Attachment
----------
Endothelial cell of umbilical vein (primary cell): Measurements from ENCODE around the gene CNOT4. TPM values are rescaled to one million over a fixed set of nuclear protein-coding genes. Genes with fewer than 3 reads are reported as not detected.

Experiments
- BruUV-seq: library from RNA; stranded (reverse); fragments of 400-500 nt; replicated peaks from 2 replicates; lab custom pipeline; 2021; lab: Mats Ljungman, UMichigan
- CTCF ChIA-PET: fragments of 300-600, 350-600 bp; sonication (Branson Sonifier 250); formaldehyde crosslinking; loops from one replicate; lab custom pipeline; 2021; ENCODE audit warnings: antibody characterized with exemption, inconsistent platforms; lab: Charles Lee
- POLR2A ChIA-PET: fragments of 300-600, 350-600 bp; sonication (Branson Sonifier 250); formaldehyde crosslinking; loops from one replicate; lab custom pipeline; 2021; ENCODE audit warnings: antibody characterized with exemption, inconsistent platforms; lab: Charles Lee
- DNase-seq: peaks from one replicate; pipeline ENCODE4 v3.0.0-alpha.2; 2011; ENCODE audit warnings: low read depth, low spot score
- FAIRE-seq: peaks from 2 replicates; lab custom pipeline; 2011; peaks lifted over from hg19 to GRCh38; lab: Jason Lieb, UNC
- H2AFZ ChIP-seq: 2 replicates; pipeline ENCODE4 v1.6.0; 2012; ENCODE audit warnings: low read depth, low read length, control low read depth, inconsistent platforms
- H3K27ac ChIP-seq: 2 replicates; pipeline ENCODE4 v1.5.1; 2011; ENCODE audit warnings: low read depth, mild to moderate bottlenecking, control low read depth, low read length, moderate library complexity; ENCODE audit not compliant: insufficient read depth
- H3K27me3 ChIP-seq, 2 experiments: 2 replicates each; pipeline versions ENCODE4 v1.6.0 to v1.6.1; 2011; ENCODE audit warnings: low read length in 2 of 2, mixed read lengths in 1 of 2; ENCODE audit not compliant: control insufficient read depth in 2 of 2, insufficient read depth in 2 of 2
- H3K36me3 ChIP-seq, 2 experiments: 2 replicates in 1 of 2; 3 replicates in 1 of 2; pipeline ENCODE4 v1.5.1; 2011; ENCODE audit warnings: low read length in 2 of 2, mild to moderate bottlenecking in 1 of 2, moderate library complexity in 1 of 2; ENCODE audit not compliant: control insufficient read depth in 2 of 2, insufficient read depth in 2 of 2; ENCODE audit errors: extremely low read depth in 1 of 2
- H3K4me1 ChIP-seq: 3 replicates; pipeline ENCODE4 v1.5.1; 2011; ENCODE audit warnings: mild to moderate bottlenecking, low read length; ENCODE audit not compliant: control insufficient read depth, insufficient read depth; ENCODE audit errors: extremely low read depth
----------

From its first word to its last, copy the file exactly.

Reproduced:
Endothelial cell of umbilical vein (primary cell): Measurements from ENCODE around the gene CNOT4. TPM values are rescaled to one million over a fixed set of nuclear protein-coding genes. Genes with fewer than 3 reads are reported as not detected.

Experiments
- BruUV-seq: library from RNA; stranded (reverse); fragments of 400-500 nt; replicated peaks from 2 replicates; lab custom pipeline; 2021; lab: Mats Ljungman, UMichigan
- CTCF ChIA-PET: fragments of 300-600, 350-600 bp; sonication (Branson Sonifier 250); formaldehyde crosslinking; loops from one replicate; lab custom pipeline; 2021; ENCODE audit warnings: antibody characterized with exemption, inconsistent platforms; lab: Charles Lee
- POLR2A ChIA-PET: fragments of 300-600, 350-600 bp; sonication (Branson Sonifier 250); formaldehyde crosslinking; loops from one replicate; lab custom pipeline; 2021; ENCODE audit warnings: antibody characterized with exemption, inconsistent platforms; lab: Charles Lee
- DNase-seq: peaks from one replicate; pipeline ENCODE4 v3.0.0-alpha.2; 2011; ENCODE audit warnings: low read depth, low spot score
- FAIRE-seq: peaks from 2 replicates; lab custom pipeline; 2011; peaks lifted over from hg19 to GRCh38; lab: Jason Lieb, UNC
- H2AFZ ChIP-seq: 2 replicates; pipeline ENCODE4 v1.6.0; 2012; ENCODE audit warnings: low read depth, low read length, control low read depth, inconsistent platforms
- H3K27ac ChIP-seq: 2 replicates; pipeline ENCODE4 v1.5.1; 2011; ENCODE audit warnings: low read depth, mild to moderate bottlenecking, control low read depth, low read length, moderate library complexity; ENCODE audit not compliant: insufficient read depth
- H3K27me3 ChIP-seq, 2 experiments: 2 replicates each; pipeline versions ENCODE4 v1.6.0 to v1.6.1; 2011; ENCODE audit warnings: low read length in 2 of 2, mixed read lengths in 1 of 2; ENCODE audit not compliant: control insufficient read depth in 2 of 2, insufficient read depth in 2 of 2
- H3K36me3 ChIP-seq, 2 experiments: 2 replicates in 1 of 2; 3 replicates in 1 of 2; pipeline ENCODE4 v1.5.1; 2011; ENCODE audit warnings: low read length in 2 of 2, mild to moderate bottlenecking in 1 of 2, moderate library complexity in 1 of 2; ENCODE audit not compliant: control insufficient read depth in 2 of 2, insufficient read depth in 2 of 2; ENCODE audit errors: extremely low read depth in 1 of 2
- H3K4me1 ChIP-seq: 3 replicates; pipeline ENCODE4 v1.5.1; 2011; ENCODE audit warnings: mild to moderate bottlenecking, low read length; ENCODE audit not compliant: control insufficient read depth, insufficient read depth; ENCODE audit errors: extremely low read depth